Interior Minister Peter Dutton used parliamentary privilege on Tuesday to respond to claims that he helped secure jobs for two former police colleagues.
"This defamation comes from the former commissioner of the Australian Border Force, a man who was commissioned fired from his post, was a man who groomed a girl 30 years younger than him," Dutton told parliament on Tuesday under parliamentary privilege.
"He is discredited and disgraced."
In a statement issued on Tuesday afternoon, Quaedvlieg said Dutton's comments were "disgusting and offensive."
He defended his decision to send a statement to the parliamentary inquiry into Mr. Dutton's actions as minister.
"It is an extraordinary behavior of a cabinet minister to preventively prevent the character and reputation of a witness," he said.
"I ask you to formally withdraw that comment."
The workers used Question Time to launch a sustained assault on Mr. Dutton with respect to the claims.
The Minister responded by bringing thick and conspicuous folders with the names of Labor MPs Chris Bowen and Tony Burke highlighted.
Mr. Bowen had only written 192 times about visa issues, Dutton told parliament.
"You've been there with your wet lettuce talking to reporters, you've been issuing angry press releases, and after all that time, that's the best thing you can think of," Dutton said.
"They can follow everything they want, I'll tell you so much, all I'll do is duplicate."
Shortly after question time, Roman Quaedvlieg tweeted incredulously about the minister's "rambling" comments.
Previously, the Senate committee investigating Peter Dutton's use of ministerial powers to avoid au pairs of deportation asked for more time to publish his final report.
SBS News understands that Labor Party President Louise Pratt will request Senate approval to extend the investigation until September 19.
The Upper House will have to approve the extension, but the Labor Party trusts that it will pass with the support of the Greens and the central bank.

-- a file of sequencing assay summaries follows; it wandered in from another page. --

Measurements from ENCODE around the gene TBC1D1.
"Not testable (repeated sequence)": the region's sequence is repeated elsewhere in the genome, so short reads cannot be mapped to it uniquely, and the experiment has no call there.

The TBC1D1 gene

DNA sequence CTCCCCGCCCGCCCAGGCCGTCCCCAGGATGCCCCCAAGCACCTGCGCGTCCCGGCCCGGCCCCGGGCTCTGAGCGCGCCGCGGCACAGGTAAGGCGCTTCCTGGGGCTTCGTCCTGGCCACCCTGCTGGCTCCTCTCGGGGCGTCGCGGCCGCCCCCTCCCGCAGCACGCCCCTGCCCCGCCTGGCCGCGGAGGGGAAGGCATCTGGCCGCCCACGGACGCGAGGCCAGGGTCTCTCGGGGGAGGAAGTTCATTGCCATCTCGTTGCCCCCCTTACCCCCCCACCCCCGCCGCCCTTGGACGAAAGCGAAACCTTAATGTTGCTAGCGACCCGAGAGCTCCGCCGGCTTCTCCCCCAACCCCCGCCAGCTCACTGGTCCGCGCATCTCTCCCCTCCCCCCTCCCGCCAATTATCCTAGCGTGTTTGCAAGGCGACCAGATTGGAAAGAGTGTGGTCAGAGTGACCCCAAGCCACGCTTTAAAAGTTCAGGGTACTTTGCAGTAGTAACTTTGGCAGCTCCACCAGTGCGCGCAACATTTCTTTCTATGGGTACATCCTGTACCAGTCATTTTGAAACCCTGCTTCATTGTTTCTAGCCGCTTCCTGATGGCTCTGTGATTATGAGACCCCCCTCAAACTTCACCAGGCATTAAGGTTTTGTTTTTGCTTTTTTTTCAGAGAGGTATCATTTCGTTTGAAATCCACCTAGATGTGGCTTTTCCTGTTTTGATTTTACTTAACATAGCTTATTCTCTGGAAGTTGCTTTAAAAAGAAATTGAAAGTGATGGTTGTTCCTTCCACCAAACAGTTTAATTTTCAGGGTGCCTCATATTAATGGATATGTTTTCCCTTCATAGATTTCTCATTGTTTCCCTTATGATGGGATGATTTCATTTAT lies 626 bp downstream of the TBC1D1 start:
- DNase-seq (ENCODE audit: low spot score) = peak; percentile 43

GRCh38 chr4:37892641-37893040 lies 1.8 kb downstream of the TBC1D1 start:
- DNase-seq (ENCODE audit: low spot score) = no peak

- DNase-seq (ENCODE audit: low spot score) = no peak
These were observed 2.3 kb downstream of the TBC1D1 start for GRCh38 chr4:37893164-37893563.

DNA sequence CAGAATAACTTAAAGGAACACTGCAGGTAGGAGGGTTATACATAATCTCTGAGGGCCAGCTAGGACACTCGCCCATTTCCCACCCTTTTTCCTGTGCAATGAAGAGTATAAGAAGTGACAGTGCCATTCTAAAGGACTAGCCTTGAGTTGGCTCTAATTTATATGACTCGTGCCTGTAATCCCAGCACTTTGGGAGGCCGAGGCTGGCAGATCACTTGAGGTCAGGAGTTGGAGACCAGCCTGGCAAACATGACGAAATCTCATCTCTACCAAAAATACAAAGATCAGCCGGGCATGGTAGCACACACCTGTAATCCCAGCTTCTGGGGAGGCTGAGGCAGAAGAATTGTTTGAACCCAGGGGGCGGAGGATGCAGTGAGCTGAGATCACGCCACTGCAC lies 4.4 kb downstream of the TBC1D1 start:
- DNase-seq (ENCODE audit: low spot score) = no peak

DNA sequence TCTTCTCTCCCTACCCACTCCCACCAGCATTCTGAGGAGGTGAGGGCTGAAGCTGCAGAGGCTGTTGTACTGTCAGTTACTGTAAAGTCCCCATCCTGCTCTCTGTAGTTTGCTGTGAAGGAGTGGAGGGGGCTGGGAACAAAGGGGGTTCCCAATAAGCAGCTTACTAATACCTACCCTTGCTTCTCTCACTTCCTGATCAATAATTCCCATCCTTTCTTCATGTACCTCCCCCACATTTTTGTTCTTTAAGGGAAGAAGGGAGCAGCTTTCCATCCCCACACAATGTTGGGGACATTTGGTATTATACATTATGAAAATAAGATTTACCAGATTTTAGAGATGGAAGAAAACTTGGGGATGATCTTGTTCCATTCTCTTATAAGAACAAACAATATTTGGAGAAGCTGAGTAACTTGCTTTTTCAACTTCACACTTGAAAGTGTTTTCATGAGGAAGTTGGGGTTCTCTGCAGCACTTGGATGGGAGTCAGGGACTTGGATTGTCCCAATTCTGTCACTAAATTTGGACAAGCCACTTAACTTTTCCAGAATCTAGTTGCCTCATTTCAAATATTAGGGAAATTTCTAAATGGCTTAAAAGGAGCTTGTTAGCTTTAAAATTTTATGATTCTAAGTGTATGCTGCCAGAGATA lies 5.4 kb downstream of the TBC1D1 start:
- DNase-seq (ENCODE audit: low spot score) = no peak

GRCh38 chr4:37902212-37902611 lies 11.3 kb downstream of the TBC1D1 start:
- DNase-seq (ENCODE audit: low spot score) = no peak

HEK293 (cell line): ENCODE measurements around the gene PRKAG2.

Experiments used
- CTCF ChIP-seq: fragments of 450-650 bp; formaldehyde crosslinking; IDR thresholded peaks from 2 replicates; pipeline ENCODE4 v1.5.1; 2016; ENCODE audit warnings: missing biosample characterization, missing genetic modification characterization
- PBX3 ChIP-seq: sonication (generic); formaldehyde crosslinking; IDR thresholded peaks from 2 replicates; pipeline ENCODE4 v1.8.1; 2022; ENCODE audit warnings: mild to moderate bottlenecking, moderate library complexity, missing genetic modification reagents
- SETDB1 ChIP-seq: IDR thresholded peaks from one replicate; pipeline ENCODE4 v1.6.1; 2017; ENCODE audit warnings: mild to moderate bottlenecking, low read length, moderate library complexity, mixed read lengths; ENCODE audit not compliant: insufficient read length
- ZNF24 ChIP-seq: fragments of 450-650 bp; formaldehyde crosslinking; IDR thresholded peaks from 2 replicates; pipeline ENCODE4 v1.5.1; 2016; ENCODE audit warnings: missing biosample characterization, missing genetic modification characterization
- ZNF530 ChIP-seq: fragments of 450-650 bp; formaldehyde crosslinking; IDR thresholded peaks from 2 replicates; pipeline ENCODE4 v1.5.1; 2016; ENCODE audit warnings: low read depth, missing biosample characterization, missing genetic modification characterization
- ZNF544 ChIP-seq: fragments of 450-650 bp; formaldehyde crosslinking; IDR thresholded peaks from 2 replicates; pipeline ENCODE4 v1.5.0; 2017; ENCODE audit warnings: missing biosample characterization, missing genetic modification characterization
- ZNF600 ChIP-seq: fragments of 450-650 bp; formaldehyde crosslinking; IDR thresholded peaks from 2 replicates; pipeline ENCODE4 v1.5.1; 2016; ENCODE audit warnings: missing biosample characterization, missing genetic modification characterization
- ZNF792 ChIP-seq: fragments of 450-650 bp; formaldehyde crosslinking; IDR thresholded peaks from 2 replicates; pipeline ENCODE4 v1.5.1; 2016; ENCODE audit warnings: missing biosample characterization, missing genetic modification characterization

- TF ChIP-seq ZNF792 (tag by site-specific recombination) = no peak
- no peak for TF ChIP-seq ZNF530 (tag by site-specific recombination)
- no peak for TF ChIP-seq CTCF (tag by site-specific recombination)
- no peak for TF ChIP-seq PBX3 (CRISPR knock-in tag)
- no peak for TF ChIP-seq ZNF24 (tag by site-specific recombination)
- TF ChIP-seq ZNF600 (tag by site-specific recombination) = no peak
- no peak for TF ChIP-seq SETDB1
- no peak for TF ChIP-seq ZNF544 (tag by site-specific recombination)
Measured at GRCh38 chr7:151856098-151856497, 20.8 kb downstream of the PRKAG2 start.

The senators in the investigation have already received e-mail leaks from the internal affairs department.
The investigation was due on Tuesday, but recent revelations by former Border Force chief Roman Quaedvlieg have raised new questions and sparked a bitter public dispute with Mr. Dutton.
Mr. Quaedvlieg wrote to the investigation alleging that the minister's chief of staff had asked him to help a "fellow" of Mr. Dutton by avoiding the deportation of a young European au pair, who had been detained by the Border Force under Suspect of visa violation.
Mr. Dutton responded by accusing his former senior border officer of working with the Labor Party in a smear campaign and pointing out that Mr. Quaedvlieg's dates did not coincide with the dates he worked in the department.
In turn, Mr. Quaedvlieg wrote a second letter explaining the confusion of the date suggesting that he may have been referring to a third au pair intervention.
Labor Senator Murray Watt said there was a "growing scandal around Peter Dutton."
On Monday, Dutton distanced himself from the Queensland cop at the scandal center by one of the au pairs.
The dispute is reduced to whether Mr. Dutton did a friend a favor, or if he was simply judging the case on its merits after he was contacted by a man who had not spoken in 20 years.
"You do not have my personal phone number or my personal email address."
The minister has also published the email he received from the contact, which began with the words: "Peter, long-standing between calls".
The workers took advantage of the email as proof of a certain familiarity between the two men.